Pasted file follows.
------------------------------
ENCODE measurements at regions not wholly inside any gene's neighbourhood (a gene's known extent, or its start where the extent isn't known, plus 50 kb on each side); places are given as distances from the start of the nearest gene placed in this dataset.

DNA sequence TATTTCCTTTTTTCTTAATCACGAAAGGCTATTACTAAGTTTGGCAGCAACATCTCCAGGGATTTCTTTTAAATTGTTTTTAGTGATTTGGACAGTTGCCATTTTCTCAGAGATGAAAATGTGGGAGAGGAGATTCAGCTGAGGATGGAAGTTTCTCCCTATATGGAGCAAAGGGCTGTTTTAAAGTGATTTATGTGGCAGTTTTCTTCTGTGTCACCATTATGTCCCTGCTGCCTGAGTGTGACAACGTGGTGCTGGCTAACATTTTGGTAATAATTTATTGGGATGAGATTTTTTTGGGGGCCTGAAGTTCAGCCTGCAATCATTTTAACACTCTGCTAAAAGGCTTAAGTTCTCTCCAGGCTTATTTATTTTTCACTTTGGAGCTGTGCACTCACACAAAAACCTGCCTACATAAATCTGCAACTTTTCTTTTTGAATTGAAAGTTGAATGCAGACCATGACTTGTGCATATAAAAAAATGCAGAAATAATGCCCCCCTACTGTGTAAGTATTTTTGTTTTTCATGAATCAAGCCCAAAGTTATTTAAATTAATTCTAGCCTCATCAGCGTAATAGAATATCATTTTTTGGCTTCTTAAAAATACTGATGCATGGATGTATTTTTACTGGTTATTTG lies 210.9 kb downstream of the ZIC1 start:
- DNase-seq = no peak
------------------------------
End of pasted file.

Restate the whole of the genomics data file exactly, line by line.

ENCODE measurements at regions not wholly inside any gene's neighbourhood (a gene's known extent, or its start where the extent isn't known, plus 50 kb on each side); places are given as distances from the start of the nearest gene placed in this dataset.

DNA sequence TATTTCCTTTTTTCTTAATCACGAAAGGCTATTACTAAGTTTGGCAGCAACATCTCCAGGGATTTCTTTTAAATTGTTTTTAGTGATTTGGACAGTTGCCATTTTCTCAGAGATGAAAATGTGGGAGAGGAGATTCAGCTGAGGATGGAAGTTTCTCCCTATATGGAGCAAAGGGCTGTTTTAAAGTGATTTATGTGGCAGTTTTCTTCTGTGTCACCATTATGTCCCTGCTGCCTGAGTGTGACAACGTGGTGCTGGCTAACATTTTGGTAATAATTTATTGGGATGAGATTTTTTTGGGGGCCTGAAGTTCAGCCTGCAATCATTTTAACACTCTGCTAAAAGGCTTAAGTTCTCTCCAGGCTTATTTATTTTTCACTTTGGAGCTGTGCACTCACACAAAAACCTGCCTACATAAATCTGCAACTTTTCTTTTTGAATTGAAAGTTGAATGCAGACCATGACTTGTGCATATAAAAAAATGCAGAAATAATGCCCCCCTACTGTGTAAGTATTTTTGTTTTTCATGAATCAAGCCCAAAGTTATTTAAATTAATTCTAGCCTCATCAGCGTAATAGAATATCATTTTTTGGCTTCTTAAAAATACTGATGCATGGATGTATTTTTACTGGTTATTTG lies 210.9 kb downstream of the ZIC1 start:
- DNase-seq = no peak